Back to Top

America needs the Indigenous church for its own survival

A United State Indigenous Churches policy was born in 1868 in a time when subjugation was the norm for native people. President Ulysses S. Grant advanced a “Peace Policy” to remove corrupt Indian agents, who supervise reservations, and replace them with Christian missionaries, whom the President deems morally exceptional.

“In reality the [peace] policy rested on the belief that Americans had the right to dispossess Native peoples of their lands, take away freedoms, and send them to reservations, where missionaries would teach them how to farm, read and write, wear Euro-American clothing, and embrace Christianity. If Indians refused to move to reservations, they would be forced off their homelands by soldiers.” —Clifford Trafzer, ed., American Indians/ American Presidents: A History, 2009

One wonders why some Native Americans are Christian believers today?  If before sharing the gospel Americans thought they had to dispossess Native peoples of their lands, take away freedoms, and send them to reservations.  So the existence of faith (by the grace of God) in Navajo churches can be seen as a testimony to the faithful God that brought them through the darkness and perhaps gives us a prophecy of what lies ahead.

Maybe there is a faith forged in a Indigenous church that has been a source of comfort and resistance for Native American. Maybe there is a faith informed by the time-tested truths that still support Indigenous Christian.  Indigenous Christian testimonies are full of the faith that prevails against the dark past and spiritual forces of evil in the heavenly realm. This has taught us hope in the present.

Today there are still simple churches dotted across on the Navajo reservation today which inspire hope in a stormy land.

I remember in the 1980’s, on cold Sunday mornings, my uncle Logan Yazzie would start his long walk down the plateau to starts the simple church’s wood fire stove before the service started, the humble building had no plumbing and no electricity, which the younger Navajo Government officials today would call substandard. 

In another modest reservation church, the late Pastor Bahe Woodman, who’s first language was Dine (Navajo), who had no formal Bible school and spoke broken English gave profound sermon illustrations using ordinary objects found in the church like a trained thespian. One does not learn these trade crafts in school but only by living in a hard country where discomfort is the norm and people need authentic life answers. 

Yet at a third church between two geologic faults, my aunt and uncle, Arlene and Andrew Leslie, formed a powerful ministry team together in this isolated church in this remote area. As the crow flies, the distance between their house and church was one mile, but one had to drive around the geologic faults, 7 miles, to reach the one room church.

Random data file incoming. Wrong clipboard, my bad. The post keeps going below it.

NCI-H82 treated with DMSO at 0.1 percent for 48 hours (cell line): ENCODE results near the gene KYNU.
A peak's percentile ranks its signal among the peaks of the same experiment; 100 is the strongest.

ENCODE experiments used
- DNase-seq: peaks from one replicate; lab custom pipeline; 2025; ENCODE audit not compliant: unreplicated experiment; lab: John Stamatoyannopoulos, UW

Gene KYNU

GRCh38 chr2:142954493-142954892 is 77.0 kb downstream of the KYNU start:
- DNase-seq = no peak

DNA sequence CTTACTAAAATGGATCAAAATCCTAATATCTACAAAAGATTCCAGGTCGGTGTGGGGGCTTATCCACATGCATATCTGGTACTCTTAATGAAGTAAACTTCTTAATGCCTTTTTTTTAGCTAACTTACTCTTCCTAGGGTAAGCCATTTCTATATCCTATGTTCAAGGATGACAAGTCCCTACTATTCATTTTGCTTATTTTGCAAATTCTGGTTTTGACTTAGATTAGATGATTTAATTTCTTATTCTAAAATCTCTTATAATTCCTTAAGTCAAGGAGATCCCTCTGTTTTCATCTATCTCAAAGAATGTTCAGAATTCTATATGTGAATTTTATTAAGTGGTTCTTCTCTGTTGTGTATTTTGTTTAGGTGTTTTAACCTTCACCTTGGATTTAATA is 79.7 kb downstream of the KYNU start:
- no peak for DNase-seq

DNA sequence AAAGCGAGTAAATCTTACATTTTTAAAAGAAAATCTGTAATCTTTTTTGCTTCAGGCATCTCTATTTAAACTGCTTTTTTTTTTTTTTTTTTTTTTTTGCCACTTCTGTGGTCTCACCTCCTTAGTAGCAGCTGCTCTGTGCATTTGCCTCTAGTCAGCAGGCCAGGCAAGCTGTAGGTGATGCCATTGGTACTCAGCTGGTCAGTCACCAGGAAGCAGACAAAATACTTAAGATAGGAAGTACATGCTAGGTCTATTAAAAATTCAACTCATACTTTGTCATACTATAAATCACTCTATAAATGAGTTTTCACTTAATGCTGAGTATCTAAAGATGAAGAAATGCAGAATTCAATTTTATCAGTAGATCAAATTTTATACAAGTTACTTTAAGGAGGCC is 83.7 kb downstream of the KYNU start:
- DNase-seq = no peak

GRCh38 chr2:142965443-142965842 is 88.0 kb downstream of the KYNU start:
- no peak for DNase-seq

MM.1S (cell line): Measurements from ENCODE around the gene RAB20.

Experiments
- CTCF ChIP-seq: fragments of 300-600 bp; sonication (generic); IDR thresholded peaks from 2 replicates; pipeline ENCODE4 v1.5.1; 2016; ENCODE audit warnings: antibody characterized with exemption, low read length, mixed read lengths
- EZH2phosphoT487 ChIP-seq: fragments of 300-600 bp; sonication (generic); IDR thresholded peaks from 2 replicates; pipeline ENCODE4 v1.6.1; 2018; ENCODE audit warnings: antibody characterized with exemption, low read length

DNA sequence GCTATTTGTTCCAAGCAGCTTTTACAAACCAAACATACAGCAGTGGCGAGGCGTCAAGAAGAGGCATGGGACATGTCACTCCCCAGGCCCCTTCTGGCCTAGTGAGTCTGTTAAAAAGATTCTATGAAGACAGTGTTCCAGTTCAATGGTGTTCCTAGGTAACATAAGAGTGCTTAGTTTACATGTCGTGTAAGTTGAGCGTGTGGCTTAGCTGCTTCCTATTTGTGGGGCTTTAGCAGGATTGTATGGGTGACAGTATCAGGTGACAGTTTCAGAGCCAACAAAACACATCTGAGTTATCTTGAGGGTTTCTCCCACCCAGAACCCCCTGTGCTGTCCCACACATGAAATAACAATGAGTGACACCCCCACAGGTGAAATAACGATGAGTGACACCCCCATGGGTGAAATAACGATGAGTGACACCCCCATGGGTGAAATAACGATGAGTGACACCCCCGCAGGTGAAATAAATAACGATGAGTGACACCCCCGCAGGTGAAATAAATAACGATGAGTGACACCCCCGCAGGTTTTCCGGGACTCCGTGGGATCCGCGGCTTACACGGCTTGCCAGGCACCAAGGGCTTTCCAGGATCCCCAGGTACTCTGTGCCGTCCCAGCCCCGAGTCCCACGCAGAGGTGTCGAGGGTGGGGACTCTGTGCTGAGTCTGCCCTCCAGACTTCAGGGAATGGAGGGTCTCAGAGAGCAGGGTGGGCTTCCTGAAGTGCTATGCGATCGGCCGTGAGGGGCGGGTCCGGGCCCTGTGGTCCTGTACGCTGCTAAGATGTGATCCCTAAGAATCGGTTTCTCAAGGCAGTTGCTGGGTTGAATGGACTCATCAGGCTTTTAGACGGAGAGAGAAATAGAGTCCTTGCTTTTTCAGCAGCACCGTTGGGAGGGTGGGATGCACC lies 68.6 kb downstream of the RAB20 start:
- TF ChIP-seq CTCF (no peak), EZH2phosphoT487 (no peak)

Today there are still simple churches dotted across on the Navajo reservation today which inspire hope in a stormy land.

In some classrooms, Indigenous preachers may be trained to wash one's hands of their God given traditions. 

By what process did they become the pillars of faith elders?  Maybe their testimony was full of the faith that comes from conduit of ancient Navajo (Dine) traditions that represented dualities in the world, good and evil, day and night, sky and earth, honest and dishonest and function and dysfunction. Despite the persistent and pervasive forces of acculturation, this richness has endured to the present-day reservation churches.

But if we think about the future of the Church, we must consider the possible obstacles that could threaten Indigenous Christian’s very existence when America needs us.  

I think of hundreds of young Indigenous people trained in white academic colonial institutions, who have been instructed to be suspicious of the faith that the shadowy past has taught us. Some are encouraged to view the simple faith of their parents as unlearned and unsophisticated, worthy of dismissal. Others are taught to disregard the apocracy of Americans and their history, viewing the Bible as nothing more than the tools of white hegemony.

Too often institutions provide platforms to Indigenous voices to make them the voice of the Indigenous church because it suits their aims and agendas. For instance, in some of our conservative seminaries and Bible Schools, Indigenous preachers may get a strong handle on the Bible, but they can leave with a weak hold on the authenticity of their own traditional teaching. In some classrooms, Indigenous preachers may be trained to wash one's hands of their God given traditions. 

I have seen many young Indigenous people training for ministry and they are not fully equipped by training in these spaces.